San Bernardino City Council Member James Mulvihill (MA ’72, BA ’68, AA ’66) explains how the windbreaker he purchased after beginning his studies at UB symbolizes a critical juncture in his life.
“The year 1963 was a watershed in my life, and the windbreaker jacket that I bought that year, during my first month of the fall semester, is a memento of that seminal time.
“I never expected to go to college. My dad dispatched telephone repair trucks, and my mom was a beautician. In high school, I never took any college prep courses; I was a poor student taking mostly basics, along with all the ‘shop’ classes. Even before I graduated from Amherst Central High School in 1962, I was loading trailers and railcars at a warehouse (long since closed) on East Ferry Street.
“The initiating factor was my older brother, who at the time had been discharged from the Marine Corps with the GI Bill and was enrolled at UB. When he mentioned me to the veterans’ adviser at UB, the adviser volunteered to give me some direction on my future. So, on a day off, I met with him. He said he realized I didn’t have any college plans, but pointed out that if I took even one course at UB I could always write ‘attended college’ on future job applications. If I were asked what degree I was pursuing, he told me to say ‘associate.’
“That made sense to me. So in the fall of 1963, I enrolled in night school at UB’s Millard Fillmore College, and what can I say? It was a turning point. I earned my AA in liberal arts, then went on to get my BA and MA in geography. The master’s degree took four years because I was drafted and served a tour of duty in Vietnam. Afterward, I went on to Michigan State where I received my PhD in 1976. Then I taught for five years at Frostburg (Maryland) State University, and, in 1981, took a tenure-track position at California State University, San Bernardino, retiring as professor emeritus in 2012. I ran for San Bernardino City Council during a 2013 recall election, then won re-election to a full four-year term in November of 2015.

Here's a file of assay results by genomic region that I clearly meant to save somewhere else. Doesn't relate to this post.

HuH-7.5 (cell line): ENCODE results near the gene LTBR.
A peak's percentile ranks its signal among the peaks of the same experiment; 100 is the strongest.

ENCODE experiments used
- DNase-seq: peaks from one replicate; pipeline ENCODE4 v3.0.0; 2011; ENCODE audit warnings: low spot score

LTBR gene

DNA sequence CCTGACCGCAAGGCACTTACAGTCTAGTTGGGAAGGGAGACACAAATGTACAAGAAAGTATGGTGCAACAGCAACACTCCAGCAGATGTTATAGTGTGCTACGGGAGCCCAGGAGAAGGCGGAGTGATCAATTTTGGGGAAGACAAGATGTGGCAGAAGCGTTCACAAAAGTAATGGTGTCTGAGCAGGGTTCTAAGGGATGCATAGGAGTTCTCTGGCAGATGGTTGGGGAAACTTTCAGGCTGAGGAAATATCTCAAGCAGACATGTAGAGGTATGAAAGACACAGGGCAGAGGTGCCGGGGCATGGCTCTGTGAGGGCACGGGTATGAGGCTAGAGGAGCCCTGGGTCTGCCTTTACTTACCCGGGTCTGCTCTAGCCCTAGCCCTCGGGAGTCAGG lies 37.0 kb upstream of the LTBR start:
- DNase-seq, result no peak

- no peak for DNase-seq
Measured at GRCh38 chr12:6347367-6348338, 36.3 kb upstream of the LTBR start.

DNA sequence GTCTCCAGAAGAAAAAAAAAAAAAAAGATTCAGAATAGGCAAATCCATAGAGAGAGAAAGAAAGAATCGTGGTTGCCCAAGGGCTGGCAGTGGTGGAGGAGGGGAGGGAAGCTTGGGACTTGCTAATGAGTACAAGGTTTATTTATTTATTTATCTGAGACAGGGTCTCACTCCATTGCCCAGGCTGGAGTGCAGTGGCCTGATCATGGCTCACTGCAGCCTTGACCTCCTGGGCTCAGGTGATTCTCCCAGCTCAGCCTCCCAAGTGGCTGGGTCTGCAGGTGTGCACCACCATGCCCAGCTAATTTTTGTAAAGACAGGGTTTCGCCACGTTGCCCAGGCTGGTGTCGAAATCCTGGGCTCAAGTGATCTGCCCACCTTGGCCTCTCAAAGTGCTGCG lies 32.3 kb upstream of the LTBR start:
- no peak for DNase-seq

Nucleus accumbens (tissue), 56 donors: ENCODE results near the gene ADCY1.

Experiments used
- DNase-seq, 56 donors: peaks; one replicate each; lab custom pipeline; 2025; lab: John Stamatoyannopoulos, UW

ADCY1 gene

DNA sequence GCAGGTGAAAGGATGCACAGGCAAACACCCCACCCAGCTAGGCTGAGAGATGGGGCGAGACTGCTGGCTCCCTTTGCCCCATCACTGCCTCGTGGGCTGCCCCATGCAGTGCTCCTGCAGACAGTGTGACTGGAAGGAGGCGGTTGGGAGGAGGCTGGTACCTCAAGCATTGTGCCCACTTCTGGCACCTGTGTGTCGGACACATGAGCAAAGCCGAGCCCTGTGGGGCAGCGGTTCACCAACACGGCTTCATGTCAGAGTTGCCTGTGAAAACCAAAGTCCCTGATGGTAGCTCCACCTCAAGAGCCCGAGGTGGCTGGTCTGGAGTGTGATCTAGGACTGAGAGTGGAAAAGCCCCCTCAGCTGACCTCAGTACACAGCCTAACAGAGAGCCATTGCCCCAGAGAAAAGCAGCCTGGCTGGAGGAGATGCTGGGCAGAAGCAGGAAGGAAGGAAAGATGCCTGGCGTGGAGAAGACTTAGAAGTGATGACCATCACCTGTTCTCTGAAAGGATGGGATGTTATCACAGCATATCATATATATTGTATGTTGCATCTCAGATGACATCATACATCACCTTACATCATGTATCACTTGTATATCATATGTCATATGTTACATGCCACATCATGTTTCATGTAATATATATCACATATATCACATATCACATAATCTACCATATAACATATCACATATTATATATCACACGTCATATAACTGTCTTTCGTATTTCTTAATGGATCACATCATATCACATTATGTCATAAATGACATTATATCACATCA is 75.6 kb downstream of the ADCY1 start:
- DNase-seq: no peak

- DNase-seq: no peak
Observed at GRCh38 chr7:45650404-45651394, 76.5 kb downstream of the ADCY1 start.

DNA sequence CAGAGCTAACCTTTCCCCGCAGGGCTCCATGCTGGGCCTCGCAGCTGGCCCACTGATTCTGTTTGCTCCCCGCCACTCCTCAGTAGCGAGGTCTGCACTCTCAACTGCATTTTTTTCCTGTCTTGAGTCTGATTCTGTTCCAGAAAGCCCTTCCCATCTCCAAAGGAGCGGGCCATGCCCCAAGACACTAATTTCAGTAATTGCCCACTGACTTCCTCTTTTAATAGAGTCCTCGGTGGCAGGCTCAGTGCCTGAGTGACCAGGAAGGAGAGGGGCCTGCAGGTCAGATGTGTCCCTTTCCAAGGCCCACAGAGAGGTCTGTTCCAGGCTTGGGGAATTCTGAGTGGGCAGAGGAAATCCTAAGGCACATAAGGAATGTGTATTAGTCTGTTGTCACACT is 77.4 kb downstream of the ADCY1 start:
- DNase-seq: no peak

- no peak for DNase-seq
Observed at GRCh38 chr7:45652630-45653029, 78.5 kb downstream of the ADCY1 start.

“That UB adviser’s suggestion led me to quite a different life than my high school self would ever have imagined, and the UB windbreaker marked the beginning of it all.”
Still holding on to a memento from your UB years? Tell us why, and attach a photo, in an email to firstname.lastname@example.org.